Wednesday, October 3, 2012

Re-plumbing the High-Throughput Sequencing Pipeline

The clogged pipe - when pipelines become a tangled mess

A common task among bioinformatics working on next-generation sequencing is the creation of pipelines - the piecing together of tasks that take the data from its raw form (typically short sequencing reads) to information that can be interpreted by the investigator (such as identification of disease causing genetic variants).  It is natural to think of this abstractly as data flowing through a pipeline.

This idea of a pipeline becomes less and less tenable when the analyses become more complex and more numerous.  For example, lets say you want to create two typical pipelines: one that calls variants and one that calculates gene expression, such as shown below:

So to call variants, you would run the top pipeline, and to calculate gene expression, you would run the bottom pipeline.  Seems simple enough, right?  Let's take a look at the computation that occurs underneath the hood:

The thing to note here is that the first two out of three steps in these pipelines are the same.  Creating separate pipelines that have substantial overlap lead to the following issues:

  • Redundant running of computationally intensive tasks
  • Redundant efforts in creating new pipelines
One could argue that these effects can be minimized by checking whether or not a file exists before executing a step.  This would prevent tasks from needlessly being re-run.  However, the burden still falls upon the pipeline creator to describe every step of the pipeline from start to finish and implement the logic needed to determine when to run a step, which leads to redundant code across overlapping pipelines.

The pipe dream - minimizing unnecessary work

All is not lost.  An alternative and more general approach to pipelines is to use a dependency tree.  Each step has a defined set of input files and output files and knows how to create the output based on the inputs.  If one of those inputs does not exist, then the step at hand says "go off and create that input and don't come back until you do!", and this precedes in a recursive manner.  An analogy to this would be my feeble attempts at cooking spaghetti.  My output is spaghetti and my inputs are noodles, ground beef, and Prego tomato sauce.  Of course, there are a multitude of complex steps involved in making the Prego sauce but that does not concern me - I only care that it is available at the grocery store (a better analogy would be if the Prego sauce was only made when I demanded them to make it!).  The two pipeline example would look like the following using a dependency tree:

   The advantages are that
  • Tasks are only run as-needed (lazy evaluation)
  • Bioinformaticians can focus on an isolated step in which a desired output is created from a set of input files and not worry about the steps needed to create those inputs.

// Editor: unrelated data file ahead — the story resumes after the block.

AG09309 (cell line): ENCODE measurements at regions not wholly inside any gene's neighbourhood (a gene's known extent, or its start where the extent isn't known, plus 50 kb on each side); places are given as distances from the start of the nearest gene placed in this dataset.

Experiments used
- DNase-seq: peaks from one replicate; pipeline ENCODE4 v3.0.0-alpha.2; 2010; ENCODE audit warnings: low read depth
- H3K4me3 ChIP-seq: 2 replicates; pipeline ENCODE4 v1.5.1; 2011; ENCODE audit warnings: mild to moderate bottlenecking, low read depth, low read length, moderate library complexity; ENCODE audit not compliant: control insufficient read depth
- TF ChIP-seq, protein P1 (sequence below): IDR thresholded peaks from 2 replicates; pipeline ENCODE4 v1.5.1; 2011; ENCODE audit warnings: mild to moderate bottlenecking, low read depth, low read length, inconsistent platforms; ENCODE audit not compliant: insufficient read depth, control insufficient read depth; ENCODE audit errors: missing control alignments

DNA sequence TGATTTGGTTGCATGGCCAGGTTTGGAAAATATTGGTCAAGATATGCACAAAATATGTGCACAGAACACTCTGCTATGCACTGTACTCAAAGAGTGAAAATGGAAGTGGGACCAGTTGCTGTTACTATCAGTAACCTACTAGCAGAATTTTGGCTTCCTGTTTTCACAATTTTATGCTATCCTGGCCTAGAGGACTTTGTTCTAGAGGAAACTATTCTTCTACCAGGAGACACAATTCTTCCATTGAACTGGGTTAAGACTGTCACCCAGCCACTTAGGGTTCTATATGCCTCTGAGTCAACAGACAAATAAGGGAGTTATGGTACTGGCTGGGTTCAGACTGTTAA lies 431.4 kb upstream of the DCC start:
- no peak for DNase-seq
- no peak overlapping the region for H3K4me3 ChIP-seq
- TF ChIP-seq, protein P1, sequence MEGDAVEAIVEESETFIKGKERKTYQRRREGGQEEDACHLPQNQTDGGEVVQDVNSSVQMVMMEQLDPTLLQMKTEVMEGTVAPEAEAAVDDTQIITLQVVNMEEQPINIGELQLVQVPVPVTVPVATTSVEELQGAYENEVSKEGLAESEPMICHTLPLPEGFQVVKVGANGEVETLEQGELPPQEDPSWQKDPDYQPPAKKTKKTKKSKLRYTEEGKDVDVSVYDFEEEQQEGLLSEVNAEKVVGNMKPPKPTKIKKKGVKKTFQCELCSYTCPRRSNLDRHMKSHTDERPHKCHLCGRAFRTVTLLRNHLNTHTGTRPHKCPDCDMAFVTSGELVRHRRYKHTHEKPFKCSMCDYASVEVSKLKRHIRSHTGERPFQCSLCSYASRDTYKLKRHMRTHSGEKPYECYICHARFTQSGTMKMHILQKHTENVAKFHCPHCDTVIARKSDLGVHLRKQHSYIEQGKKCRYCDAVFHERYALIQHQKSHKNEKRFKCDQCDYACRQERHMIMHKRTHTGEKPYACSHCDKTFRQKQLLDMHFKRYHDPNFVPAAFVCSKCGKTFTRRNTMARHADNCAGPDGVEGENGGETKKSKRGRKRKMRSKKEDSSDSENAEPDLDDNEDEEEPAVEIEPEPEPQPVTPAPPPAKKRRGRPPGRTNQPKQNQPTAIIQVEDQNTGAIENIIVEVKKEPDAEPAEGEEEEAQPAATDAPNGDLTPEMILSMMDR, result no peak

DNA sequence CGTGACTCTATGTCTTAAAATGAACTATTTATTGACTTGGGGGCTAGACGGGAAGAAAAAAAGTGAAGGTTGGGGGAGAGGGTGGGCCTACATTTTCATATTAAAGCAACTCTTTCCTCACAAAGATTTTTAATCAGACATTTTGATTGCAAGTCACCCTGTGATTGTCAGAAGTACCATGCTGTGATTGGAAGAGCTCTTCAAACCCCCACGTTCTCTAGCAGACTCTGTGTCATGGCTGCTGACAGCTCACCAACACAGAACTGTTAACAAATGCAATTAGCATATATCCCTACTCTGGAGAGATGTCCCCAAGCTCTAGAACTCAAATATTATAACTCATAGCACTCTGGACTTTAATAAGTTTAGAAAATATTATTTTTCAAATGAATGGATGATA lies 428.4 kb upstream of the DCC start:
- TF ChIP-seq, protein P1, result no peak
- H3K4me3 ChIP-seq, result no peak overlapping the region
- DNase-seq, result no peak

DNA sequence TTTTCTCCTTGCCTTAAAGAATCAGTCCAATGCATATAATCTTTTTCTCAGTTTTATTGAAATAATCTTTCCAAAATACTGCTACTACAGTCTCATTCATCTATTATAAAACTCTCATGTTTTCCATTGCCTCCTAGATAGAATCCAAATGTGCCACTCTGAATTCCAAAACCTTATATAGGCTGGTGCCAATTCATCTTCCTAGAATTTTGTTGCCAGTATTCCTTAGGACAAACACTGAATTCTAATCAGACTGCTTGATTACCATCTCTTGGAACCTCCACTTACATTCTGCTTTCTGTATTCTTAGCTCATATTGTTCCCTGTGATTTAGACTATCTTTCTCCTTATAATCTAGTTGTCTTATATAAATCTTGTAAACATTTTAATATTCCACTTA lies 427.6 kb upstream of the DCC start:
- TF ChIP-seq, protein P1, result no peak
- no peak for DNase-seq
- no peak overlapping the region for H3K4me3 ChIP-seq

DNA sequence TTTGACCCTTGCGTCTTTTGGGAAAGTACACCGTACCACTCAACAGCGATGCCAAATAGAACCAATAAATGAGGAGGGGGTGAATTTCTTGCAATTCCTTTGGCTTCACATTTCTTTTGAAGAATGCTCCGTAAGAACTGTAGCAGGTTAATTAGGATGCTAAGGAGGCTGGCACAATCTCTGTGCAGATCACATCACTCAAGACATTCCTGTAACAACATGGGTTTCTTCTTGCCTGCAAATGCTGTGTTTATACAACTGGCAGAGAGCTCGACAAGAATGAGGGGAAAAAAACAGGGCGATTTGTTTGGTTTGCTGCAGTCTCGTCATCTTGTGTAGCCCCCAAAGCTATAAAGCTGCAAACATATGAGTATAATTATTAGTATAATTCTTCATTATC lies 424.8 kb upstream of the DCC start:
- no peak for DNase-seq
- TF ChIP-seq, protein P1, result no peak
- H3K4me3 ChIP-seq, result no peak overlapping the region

The plumber - Makefiles to the rescue!

Unfortunately, I am not the first to discover the benefits of dependency trees, or even dependency trees within the context of bioinformatics.  The Unix Makefile system is a concrete implementation of the idea of dependency trees.  People familiar with programming ought to be familiar with Makefiles, but I would venture to guess not many have thought about its usefulness beyond compiling code.  The Makefile system allows you to specify the dependency tree by stating the inputs and output of each task and the recipe for creating that output.  The Makefile system will determine if the inputs are available and will create them if they are not, implicitly managing that logic for you.

Here are two interesting reads describing this type of approach in the context of bioinformatics:
In my next post, I'll talk about the actual implementation I use for running high-throughput sequencing analyses.  Akin to how Macgyver can fix anything with paper clips and rubber bands, I'll show you how to run analyses using nothing more than a Makefile and light-weight shell scripts that wrap informatics tools such as Samtools, the Integrative Genome Viewer, and BWA.  The advantages of this approach is that you can
  • Run an analysis simply by declaring which file(s) you desire (such as make foo.bam)
  • Install on a cluster and allow the Makefile to queue up jobs to run in parallel
  • Restart an analysis after a failure, without re-doing successfully completed intermediate steps.
This is something I have been developing over the past year and have been using successfully on a daily bases to submit jobs to the Sun Grid Engine on a several thousand node cluster.  I would be happy to hear any suggestions, feedback, or comments on this or future blogs.


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